Periungual Warts Treatment


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Periungual warts are one of the lesser known types of wart. Like many other warts the condition get its name from where the growths appear. Periungual warts will grow around nails and are often quite difficult to detect at first.

What is a periungual wart?

As mentioned above, a periungual wart is a growth that occurs alongside your nails. These warts are small growths the start off fairly smooth before assuming the characteristically rough texture of other warts. The extent of growth that periungual warts can achieve is what makes them distinct from other types of wart. These warts can rapidly become extremely large, to the point where they can in fact displace an entire nail! Periungual warts can also cause a nail to become permanently reformed, and in some cases can pose a more serious problem when the wart makes its way into the nail plate which would eventually lead to a fungal infection. Fungal infections need to be treated when they occur.

What causes periungual warts?

Warts are caused by the action of a common but nonetheless unwanted virus called the human papilloma virus, otherwise known as HPV. HPV isn’t much more than a bit of DNA in a protein bundle, and yet despite this the virus is responsible for irksome blemishes the world over. Like other viruses, HPV makes its way into cells, in this case skin cells), where it begins to make use of that cell’s natural resources and machinery to duplicate itself. One of the virus’ effects on your cells is to fuel their growth, which leads to the onset of small structures we call warts. HPV likes to make its way into your cells through little cuts and scrapes, and as there are over 130 different forms of HPV there is no lack of the virus in the world around us.

How do I know I have a periungual wart?

Like many other kinds of wart, periungual warts are defined by where they appear, namely the skin around your toe and finger nails. Periungual warts have a characteristic rough appearance, with irregular borders and what is often described as a cauliflower like look. These warts can form rather large lesions, which can become quite painful as the wart continues to grow and affect the natural growth of your nail.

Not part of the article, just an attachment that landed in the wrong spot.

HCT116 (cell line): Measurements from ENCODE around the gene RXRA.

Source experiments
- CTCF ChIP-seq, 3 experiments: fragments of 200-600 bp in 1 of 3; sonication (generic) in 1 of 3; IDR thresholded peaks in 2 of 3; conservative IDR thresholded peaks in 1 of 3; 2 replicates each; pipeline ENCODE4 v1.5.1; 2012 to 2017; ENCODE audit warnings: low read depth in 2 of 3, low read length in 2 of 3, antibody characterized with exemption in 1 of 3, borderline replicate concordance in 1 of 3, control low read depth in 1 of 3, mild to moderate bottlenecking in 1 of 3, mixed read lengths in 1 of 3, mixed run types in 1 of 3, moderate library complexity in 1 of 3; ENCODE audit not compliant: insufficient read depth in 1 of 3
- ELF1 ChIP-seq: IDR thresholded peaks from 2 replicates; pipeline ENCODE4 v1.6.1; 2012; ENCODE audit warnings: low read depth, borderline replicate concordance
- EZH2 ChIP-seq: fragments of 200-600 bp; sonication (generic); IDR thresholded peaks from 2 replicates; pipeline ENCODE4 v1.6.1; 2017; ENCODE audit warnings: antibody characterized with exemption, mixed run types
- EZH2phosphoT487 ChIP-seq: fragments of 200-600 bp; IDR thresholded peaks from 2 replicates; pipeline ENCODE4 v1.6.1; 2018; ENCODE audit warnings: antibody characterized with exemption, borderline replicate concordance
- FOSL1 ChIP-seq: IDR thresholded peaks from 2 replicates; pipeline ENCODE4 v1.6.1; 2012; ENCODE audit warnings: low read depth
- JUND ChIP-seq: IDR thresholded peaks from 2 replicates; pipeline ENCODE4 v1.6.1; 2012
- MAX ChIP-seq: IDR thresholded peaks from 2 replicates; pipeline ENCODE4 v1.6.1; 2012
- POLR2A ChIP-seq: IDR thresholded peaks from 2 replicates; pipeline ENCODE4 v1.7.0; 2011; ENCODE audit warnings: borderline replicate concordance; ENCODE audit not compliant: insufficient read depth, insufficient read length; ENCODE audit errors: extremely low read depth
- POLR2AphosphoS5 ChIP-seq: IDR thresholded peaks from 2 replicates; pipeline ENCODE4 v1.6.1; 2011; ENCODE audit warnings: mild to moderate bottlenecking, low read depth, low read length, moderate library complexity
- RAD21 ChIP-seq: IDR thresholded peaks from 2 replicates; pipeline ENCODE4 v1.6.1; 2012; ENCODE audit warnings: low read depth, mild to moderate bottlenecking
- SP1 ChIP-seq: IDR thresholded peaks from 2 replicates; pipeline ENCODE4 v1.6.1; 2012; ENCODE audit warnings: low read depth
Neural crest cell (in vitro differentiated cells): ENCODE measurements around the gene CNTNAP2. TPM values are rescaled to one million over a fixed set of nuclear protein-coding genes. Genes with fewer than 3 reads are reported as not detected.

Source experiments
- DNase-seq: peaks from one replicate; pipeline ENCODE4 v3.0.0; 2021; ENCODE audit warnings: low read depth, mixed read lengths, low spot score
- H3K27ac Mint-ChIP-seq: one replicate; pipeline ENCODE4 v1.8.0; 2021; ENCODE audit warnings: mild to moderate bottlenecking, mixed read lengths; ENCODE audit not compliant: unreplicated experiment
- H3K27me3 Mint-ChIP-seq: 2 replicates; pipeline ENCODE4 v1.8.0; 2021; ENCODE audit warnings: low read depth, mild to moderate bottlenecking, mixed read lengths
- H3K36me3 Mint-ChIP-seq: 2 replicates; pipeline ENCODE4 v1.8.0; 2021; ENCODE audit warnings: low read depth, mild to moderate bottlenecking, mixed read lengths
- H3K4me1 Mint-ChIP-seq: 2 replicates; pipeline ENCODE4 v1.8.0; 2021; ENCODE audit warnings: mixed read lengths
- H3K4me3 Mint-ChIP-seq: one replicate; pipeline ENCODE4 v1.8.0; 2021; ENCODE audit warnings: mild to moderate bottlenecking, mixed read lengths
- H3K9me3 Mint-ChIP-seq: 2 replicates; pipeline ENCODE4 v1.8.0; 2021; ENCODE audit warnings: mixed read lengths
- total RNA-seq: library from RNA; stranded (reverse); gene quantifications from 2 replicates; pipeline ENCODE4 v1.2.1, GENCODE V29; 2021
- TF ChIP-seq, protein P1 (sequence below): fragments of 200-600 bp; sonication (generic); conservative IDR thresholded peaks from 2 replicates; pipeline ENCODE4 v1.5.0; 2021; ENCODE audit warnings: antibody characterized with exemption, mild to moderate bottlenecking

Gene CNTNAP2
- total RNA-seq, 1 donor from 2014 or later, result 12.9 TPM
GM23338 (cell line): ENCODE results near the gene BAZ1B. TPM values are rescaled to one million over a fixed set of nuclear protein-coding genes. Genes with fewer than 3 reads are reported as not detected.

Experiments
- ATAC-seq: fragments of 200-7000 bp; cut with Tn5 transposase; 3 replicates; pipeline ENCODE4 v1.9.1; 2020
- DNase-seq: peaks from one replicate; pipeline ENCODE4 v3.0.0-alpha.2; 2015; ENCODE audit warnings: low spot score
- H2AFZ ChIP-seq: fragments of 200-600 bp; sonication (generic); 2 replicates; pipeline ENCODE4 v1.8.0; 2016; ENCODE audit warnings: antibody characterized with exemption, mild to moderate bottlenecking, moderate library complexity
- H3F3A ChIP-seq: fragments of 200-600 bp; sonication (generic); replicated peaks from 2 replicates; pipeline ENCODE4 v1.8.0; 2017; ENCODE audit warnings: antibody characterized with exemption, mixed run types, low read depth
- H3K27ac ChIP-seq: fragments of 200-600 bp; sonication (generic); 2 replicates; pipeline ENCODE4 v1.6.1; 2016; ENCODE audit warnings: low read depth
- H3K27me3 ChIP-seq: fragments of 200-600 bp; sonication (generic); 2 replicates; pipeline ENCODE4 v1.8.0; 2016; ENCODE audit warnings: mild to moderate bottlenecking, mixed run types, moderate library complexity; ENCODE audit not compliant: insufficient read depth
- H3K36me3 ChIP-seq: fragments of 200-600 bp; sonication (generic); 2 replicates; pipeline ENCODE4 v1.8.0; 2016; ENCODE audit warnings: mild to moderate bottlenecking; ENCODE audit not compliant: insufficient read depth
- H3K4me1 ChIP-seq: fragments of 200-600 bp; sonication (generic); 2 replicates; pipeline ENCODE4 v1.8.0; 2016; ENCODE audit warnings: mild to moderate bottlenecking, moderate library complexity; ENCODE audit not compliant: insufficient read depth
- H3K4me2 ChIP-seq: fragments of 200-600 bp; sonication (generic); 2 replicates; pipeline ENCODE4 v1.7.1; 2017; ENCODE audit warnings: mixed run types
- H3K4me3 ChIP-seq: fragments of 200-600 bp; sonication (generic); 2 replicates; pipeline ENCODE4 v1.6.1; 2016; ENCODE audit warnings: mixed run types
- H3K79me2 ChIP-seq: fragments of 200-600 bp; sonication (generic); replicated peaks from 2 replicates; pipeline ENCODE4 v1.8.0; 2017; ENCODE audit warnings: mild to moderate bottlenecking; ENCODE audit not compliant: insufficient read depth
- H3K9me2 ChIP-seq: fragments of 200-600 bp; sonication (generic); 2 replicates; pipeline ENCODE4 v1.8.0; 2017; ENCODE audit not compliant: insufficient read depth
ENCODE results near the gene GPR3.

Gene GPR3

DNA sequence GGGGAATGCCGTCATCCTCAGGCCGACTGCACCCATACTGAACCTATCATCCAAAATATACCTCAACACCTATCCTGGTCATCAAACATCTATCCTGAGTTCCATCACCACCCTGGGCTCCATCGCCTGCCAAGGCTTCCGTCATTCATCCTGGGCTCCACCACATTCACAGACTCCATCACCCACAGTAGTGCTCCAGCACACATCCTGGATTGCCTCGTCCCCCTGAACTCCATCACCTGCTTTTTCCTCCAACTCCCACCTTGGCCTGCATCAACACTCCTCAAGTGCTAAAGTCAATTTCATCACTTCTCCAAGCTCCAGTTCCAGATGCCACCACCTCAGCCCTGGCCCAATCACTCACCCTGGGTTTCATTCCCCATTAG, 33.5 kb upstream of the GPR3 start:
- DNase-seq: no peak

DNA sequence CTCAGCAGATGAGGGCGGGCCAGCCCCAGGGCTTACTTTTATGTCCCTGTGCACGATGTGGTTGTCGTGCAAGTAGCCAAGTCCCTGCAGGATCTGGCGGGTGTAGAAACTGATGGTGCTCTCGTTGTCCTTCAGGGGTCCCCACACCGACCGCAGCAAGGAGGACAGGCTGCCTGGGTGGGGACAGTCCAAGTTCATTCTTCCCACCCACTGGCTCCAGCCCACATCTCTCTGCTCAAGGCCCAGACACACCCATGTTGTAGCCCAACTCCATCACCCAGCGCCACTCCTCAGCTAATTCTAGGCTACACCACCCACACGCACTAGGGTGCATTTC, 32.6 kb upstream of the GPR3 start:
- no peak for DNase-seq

How do I get periungual warts?

The HPV virus is notoriously and unpleasantly contagious. It can spread quite easily from person to person, causing the growth and development of warts. The virus can also survive on surfaces that are warm and moist, the ideal environment for the survival of many disease bearing organisms. You can pick up the virus from contact with these surfaces. Indirect contact with people with warts is a common mode of infection, like sharing towels for instance. HPV lives to infect people through scratches and scrapes, as the open wound provides a perfect opportunity for the virus to get into your body and bypass your natural defence mechanisms, of which your skin is a large and important part.

Can periungual warts be treated?

The good news is that periungual warts are very treatable, and their position on fingers and toes makes them good candidates for a popular and effective treatment: the application of a cream or gel with salicylic acid. These are available in lower doses over the counter, but if they don’t seem to be doing much more potent creams can be obtained via subscription. Your doctor can also arrange a number of other treatments for you if necessary, for example laser and cryotherapy.

If you notice a periungual wart is advisable to seek or begin treatment as soon as you can to avoid the growth having an effect on your nail plate. Some warts can be under the nail plate, which poses a more difficult challenge in terms of treatment. If you do have a wart beneath your nail plate then you should definitely consult your doctor, who will be able to advise you as to the best way to proceed. Laser therapy has, so far, seemed to be the best option for warts beneath the nail plate. Another reason to quickly pursue treatments in these cases is because of the risk of the wart making its way into the nail plate itself, which would cause a fungal infection.

How can I prevent periungual warts?

The best way to prevent any kind of wart is to avoid contact with a wart bearing person, and to observe good hygiene in places like changing rooms and public bathrooms, where many people come into contact with different surfaces that are all wet and warm enough to sustain the virus. Avoid sharing nail trimmers and manicure equipment with anyone with periungual warts. Fingernail biting is associated with the development of periungual warts. Regular hand washing is always a good idea and is a great preventative measure for warts amongst many other illnesses borne by surfaces and people all around us.


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